Have you ever heard of the “turkey dump”? It’s that phenomenon where a high school couple go to different post-secondary schools, they inevitably change and grow and forge new relationships there, and when they return to their hometown for Thanksgiving, they break up. I don’t know why this phenomenon is so widely acknowledged that it has its own Urban Dictionary definition, yet no one ever talks about friend break-ups.
Friendships usually end with a bang (a big blow-up that is never reconciled) or with a whimper (a gradual fading out of each others’ lives). They don’t usually end with a meeting at a neutral location and a less-than-sincere cliché like “it’s not you, it’s me.” Friend break-ups are less ritualized, less official—there’s no drop-down menu on Facebook that allows you to announce how your life has just changed—but none of that makes them any less real.
Personally, my friendships have been a lot more significant in my life so far than my romantic relationships. That’s why my friend break-up hit me pretty hard.
This was a girl who was in practically all of my significant memories, from the first day of school all the way to prom night. First school project? She was the one helping me colour in a map of Nunavut (definitely a two-person job). First slow dance? She was the one making funny faces behind my young suitor as I concentrated on not tripping over my own feet. First scary movie? She was the one with a death grip on my arm. I could go on but the point is, we were important to each other.
Even though we decided to go to different universities, we had every intention of staying friends for life. She was the one I called on the first day when frosh activities were over and we were both alone in our respective dorm rooms for the first time. We were feeling lonely and nervous and we reassured each other that things would get better
We were right. Now, we’re both in fourth year; we have new relationships, new accomplishments, and new goals. Our friend break-up was the gradual kind; the Skype-Netflix sessions became fewer and farther between, we stopped updating each other every time something noteworthy happened, and we eventually stopped meeting up when we were both in our hometown.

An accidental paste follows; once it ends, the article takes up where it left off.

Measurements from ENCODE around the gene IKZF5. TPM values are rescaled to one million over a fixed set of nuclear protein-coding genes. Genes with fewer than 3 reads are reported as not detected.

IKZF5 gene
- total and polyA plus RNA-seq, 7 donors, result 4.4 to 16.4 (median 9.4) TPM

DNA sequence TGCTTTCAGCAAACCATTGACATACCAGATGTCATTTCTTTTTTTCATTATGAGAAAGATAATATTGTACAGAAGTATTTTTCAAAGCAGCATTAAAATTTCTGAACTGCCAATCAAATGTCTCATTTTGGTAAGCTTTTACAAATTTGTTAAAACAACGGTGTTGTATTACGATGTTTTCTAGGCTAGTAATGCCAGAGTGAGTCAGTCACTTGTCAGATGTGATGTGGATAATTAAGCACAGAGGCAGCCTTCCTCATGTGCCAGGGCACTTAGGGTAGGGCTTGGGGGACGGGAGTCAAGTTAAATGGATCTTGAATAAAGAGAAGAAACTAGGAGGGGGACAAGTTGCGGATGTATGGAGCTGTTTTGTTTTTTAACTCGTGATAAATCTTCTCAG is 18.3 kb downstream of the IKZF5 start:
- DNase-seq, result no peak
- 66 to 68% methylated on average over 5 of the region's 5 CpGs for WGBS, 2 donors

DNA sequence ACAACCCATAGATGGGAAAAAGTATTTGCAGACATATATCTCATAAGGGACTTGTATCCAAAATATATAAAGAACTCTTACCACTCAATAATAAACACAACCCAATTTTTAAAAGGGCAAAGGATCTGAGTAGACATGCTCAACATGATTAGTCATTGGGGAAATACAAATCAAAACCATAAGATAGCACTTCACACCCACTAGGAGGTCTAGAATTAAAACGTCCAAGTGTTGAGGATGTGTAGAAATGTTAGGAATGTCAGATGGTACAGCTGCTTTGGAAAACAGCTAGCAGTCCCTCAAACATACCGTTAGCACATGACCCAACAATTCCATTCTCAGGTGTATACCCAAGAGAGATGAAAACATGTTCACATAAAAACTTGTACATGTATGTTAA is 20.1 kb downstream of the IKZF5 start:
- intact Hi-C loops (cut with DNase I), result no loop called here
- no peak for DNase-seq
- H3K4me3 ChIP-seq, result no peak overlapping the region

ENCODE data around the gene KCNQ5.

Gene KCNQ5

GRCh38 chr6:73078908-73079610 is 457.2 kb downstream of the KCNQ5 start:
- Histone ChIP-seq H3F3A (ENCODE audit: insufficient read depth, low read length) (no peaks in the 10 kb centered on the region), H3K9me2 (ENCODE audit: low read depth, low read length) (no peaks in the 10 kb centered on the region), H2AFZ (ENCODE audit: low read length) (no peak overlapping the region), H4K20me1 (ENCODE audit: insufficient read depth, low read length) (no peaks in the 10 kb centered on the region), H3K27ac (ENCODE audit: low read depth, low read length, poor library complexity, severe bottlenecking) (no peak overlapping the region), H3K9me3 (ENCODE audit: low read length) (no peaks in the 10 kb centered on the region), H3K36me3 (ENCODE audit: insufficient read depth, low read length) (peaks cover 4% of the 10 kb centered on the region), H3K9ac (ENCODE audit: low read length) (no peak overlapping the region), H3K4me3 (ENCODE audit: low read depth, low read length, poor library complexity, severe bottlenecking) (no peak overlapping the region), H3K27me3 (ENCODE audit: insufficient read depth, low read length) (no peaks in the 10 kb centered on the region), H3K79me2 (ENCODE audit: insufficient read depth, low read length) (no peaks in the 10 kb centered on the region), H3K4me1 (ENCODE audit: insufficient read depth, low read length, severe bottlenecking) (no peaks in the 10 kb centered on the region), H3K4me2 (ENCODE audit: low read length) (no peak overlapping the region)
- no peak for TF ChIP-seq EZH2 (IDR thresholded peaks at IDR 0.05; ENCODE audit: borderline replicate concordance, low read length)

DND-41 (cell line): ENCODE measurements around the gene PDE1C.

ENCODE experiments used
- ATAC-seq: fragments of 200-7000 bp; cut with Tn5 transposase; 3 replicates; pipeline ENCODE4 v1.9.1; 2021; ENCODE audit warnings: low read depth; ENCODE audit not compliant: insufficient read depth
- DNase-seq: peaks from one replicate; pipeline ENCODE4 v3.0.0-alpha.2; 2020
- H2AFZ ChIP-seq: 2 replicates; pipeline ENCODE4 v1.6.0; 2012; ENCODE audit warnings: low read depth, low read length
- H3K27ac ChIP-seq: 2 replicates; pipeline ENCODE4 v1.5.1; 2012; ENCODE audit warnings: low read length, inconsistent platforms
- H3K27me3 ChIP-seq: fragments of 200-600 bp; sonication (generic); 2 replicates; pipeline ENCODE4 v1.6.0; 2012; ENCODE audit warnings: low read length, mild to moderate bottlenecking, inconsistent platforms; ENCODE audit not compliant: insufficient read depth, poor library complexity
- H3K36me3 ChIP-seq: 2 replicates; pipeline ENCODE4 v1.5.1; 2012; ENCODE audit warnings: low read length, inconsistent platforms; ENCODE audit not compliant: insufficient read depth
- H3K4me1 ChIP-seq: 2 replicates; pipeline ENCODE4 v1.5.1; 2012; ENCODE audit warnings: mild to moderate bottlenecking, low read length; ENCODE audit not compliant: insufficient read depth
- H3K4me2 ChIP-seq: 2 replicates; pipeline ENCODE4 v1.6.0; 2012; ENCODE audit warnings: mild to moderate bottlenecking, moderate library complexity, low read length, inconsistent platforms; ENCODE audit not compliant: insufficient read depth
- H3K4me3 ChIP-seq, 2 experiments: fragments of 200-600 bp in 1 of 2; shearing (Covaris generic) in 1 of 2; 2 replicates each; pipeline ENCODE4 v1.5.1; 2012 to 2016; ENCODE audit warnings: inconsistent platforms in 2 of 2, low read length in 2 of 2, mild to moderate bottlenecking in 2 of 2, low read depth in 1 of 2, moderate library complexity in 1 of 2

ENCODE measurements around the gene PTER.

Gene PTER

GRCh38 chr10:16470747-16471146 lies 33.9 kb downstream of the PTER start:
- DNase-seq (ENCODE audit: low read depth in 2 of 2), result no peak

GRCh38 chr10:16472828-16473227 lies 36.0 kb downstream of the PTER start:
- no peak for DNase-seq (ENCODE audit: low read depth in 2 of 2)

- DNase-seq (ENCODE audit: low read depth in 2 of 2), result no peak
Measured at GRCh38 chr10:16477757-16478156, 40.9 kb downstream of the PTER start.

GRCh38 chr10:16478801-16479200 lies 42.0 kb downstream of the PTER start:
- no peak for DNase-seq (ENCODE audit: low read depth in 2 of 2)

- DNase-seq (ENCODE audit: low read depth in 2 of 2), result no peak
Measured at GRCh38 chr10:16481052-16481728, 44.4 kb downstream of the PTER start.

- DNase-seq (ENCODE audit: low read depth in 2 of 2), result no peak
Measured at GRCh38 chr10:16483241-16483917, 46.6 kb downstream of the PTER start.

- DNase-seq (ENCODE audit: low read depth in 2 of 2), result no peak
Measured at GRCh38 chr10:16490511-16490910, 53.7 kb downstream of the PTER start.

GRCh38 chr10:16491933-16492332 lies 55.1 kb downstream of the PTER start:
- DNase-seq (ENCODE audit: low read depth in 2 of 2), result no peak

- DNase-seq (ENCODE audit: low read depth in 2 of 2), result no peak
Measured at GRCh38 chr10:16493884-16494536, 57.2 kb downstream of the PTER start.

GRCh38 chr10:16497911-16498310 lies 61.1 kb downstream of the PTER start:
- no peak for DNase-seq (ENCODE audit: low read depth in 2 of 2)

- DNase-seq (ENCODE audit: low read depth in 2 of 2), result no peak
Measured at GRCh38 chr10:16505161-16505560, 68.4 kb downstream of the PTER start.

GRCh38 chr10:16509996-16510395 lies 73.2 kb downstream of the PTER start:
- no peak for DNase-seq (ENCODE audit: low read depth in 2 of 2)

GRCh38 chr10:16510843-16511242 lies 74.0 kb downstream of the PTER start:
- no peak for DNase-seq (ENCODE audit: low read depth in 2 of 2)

It took me a while to even realize the break-up had happened because I was busy with my new life. I didn’t notice until she posted a link to an article on Facebook entitled, “An Open Letter to the Friends that Walked Out of my Life” and I realized I was one of them.
If you didn’t feel like reading it, it pretty much says that friends who don’t make an effort aren’t worth having and although the author used to be sad, mad, and hurt, now she just doesn’t care anymore. Fair enough if my ex-friend feels that way, but I don’t.
The letter upset me so I took some time to deal with it. I treated myself to some chocolate and apple cider, I reminisced, and I tried to put my thoughts in order.
Eventually, I felt better.
I didn’t stop caring like the author of the open letter and my ex-friend claim to have done (although, writing something about an ex-friend or even reading that something and connecting to it enough to share it on social media both seem to suggest at least a modicum of care). I don’t feel the need to stop caring.
It’s like how I have a pair of my old baby shoes, obviously not because I expect them to fit again someday, but because they remind me of the time when they did. I care about my ex-friend because she’s an ingrained part of my life and we had lots of fun together. That doesn’t mean I miss her; I took the time to reflect and I know that I’m better off without her. We’re not compatible anymore; we grew out of each other and that’s totally okay.
If at any point you turn around and find that someone important has faded out of your life, you don’t need to ignore it. Just because that person wasn’t your lover, that doesn’t mean you’re not entitled to mourn, take your time, and move on in any way you please.
Just remember that a friend break-up means that you’re both changing and evolving in your respective ways; all things considered, that’s not such a bad thing.